Dec. 1 (Bloomberg) -- Toyota Motor Corp., posting its first monthly sales increase since April, joined Chrysler Group LLC and Nissan Motor Co. in topping analysts’ estimates, leading to the best U.S. light-vehicle sales pace in more than two years.
Toyota deliveries rose 6.7 percent in November to 137,960 cars and light trucks, the Toyota City, Japan-based automaker said in a statement. Chrysler sales soared 45 percent to 107,172 and Nissan increased 19 percent to 85,182. Ford Motor Co. and General Motors Co., boosted by demand for F-Series and Silverado pickups, also posted gains.
Four of the six largest automakers by U.S. sales beat expectations, boosting industry sales to a 13.6 million seasonally adjusted annualized rate, according to Autodata Corp. The pace exceeded the 13.4 million average estimate of 14 analysts surveyed by Bloomberg and is the best month since sales were helped by “cash for clunkers” in August 2009.
“Consumers have been waiting for this,” Jessica Caldwell, an analyst for the researcher Edmunds.com, said today in a phone interview. “Cars are getting old, and people are getting to the point where they need to replace them. There’s recession fatigue and people want to buy. We’re getting tired of being in this saving pattern.”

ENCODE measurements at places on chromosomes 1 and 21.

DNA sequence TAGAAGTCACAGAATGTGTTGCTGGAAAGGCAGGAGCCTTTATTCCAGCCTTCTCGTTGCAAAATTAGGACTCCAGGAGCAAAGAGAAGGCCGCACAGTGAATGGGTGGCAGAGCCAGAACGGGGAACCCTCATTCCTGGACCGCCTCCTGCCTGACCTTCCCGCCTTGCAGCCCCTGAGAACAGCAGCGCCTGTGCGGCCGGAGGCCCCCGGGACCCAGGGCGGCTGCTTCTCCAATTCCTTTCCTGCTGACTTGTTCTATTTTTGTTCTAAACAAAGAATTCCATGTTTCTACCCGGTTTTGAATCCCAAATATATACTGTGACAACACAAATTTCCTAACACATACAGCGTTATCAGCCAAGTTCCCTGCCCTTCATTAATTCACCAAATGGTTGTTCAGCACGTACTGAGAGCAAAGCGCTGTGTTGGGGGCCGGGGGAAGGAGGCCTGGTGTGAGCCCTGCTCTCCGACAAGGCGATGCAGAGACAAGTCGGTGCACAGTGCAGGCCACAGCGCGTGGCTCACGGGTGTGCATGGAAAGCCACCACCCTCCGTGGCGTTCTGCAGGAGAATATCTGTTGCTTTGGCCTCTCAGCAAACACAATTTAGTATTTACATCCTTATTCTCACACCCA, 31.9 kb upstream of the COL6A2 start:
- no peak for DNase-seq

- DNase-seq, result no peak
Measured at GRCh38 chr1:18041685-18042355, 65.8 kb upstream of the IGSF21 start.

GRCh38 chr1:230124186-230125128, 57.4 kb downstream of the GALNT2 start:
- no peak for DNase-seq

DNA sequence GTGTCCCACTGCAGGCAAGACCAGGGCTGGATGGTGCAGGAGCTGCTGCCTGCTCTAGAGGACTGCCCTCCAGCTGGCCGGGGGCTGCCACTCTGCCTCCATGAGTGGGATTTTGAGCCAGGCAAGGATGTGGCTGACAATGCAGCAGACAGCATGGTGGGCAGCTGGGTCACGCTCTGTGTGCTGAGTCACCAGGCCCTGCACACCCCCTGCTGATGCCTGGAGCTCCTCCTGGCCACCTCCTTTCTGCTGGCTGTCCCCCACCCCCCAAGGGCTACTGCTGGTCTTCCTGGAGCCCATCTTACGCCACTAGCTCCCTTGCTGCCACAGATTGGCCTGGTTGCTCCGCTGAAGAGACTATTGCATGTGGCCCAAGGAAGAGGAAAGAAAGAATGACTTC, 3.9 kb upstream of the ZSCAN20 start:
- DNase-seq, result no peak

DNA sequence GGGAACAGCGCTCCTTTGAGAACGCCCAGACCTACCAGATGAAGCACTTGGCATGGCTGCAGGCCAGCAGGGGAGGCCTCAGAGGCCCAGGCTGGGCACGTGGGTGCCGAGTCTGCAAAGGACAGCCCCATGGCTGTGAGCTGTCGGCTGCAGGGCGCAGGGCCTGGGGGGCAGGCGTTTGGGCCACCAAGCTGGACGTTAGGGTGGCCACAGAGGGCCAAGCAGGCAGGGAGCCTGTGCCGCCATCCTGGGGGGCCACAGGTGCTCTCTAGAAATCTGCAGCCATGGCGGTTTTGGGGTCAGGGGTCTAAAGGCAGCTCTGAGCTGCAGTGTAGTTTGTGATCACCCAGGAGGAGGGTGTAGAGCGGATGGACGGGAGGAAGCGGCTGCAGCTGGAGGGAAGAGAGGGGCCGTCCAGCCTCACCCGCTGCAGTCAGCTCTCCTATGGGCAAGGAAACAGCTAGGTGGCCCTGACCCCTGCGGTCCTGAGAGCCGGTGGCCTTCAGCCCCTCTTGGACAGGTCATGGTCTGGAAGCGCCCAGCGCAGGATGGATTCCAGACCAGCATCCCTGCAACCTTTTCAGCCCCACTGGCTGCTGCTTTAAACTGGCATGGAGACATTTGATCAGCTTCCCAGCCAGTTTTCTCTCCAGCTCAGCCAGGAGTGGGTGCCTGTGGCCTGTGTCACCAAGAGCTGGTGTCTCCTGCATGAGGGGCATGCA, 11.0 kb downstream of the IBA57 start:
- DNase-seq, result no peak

Sales of Toyota’s Prius hybrid rose 49 percent to 15,208, while deliveries of its Camry sedan climbed 13 percent to 23,440. The automaker exceeded five analysts’ average estimate for a 5 percent increase in November deliveries.
Chrysler, the automaker controlled by Fiat SpA, topped the 37 percent gain predicted by eight analysts as its Jeep brand sales rose 50 percent. Nissan deliveries exceeded five analysts’ average estimate for a 12 percent rise.
Ford sales rose 13 percent, beating estimates for a 10 percent increase, while GM’s gain of 6.9 percent missed estimates for a 7.4 percent gain, both the average of eight estimates. Ford’s F-Series pickup deliveries climbed 24 percent and GM’s Silverado sales increased 34 percent.
“You’re seeing some elements of housing stabilize, the commercial sector is showing a bit of growth, gas prices have moderated and there’s some support on those vehicles from an incentive standpoint,” Paul Ballew, chief economist for Nationwide Mutual Insurance Co., said in a phone interview.
Ford plans to build 675,000 cars and trucks in 2012’s first quarter, a 3 percent increase from the year-earlier period, according to a company statement. Ford’s sport-utility vehicle sales climbed 29 percent, while car deliveries fell 8.8 percent, with the Focus declining for a fifth-consecutive month.
Away From Cars
“We’re moving away from cars because we are finding crossovers that exceed our miles per gallon expectations,” Rebecca Lindland, an analyst with researcher IHS Automotive, said in a phone interview. “We’ve discovered we don’t have to compromise on space to get fuel economy. The Explorer and Escape are perfect examples.”
Sales for Honda Motor Co., Japan’s third-largest automaker, missed estimates, dropping 6.4 percent to 83,925 in November, the company said in a statement on its website. The automaker cited reduced production at North American plants resulting from floods in Thailand that disrupted parts supply. Analysts expected Tokyo-based Honda to report a 2.6 percent increase, the average of five estimates.
Toyota’s inventories are recovering from Thailand’s floods and the March earthquake and tsunami in Japan, Bob Carter, vice president of U.S. sales, said today in a conference call.